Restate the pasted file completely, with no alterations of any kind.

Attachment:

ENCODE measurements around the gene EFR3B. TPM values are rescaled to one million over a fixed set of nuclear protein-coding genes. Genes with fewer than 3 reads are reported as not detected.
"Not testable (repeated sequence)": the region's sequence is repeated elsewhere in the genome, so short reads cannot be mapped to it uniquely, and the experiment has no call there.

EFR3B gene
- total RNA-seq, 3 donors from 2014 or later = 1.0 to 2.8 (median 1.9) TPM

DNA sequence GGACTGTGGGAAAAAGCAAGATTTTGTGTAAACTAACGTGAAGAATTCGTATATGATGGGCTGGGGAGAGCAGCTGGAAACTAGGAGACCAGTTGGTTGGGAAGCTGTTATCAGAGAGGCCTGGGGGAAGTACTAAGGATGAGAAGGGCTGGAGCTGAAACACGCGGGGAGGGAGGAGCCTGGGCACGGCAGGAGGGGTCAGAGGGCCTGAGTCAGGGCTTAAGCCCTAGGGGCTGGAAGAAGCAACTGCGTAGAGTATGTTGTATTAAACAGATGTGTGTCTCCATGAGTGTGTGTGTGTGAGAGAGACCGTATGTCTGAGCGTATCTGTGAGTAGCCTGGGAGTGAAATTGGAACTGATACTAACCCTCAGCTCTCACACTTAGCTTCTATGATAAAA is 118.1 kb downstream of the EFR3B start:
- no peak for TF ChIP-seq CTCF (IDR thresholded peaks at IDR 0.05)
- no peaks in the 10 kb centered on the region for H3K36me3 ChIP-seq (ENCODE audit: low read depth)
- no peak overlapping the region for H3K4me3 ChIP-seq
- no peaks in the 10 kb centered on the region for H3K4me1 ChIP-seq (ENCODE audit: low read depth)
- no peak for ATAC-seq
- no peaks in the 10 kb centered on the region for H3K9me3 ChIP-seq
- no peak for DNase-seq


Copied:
ENCODE measurements around the gene EFR3B. TPM values are rescaled to one million over a fixed set of nuclear protein-coding genes. Genes with fewer than 3 reads are reported as not detected.
"Not testable (repeated sequence)": the region's sequence is repeated elsewhere in the genome, so short reads cannot be mapped to it uniquely, and the experiment has no call there.

EFR3B gene
- total RNA-seq, 3 donors from 2014 or later = 1.0 to 2.8 (median 1.9) TPM

DNA sequence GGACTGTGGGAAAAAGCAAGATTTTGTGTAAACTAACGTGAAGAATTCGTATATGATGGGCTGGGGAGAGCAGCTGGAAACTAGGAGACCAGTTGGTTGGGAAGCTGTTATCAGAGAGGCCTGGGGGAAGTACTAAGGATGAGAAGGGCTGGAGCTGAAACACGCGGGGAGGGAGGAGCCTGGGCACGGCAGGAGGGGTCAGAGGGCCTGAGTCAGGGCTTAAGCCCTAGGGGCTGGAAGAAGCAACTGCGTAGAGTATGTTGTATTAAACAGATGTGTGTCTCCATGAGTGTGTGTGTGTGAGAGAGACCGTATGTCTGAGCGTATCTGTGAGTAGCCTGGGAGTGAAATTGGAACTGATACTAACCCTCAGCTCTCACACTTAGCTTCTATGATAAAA is 118.1 kb downstream of the EFR3B start:
- no peak for TF ChIP-seq CTCF (IDR thresholded peaks at IDR 0.05)
- no peaks in the 10 kb centered on the region for H3K36me3 ChIP-seq (ENCODE audit: low read depth)
- no peak overlapping the region for H3K4me3 ChIP-seq
- no peaks in the 10 kb centered on the region for H3K4me1 ChIP-seq (ENCODE audit: low read depth)
- no peak for ATAC-seq
- no peaks in the 10 kb centered on the region for H3K9me3 ChIP-seq
- no peak for DNase-seq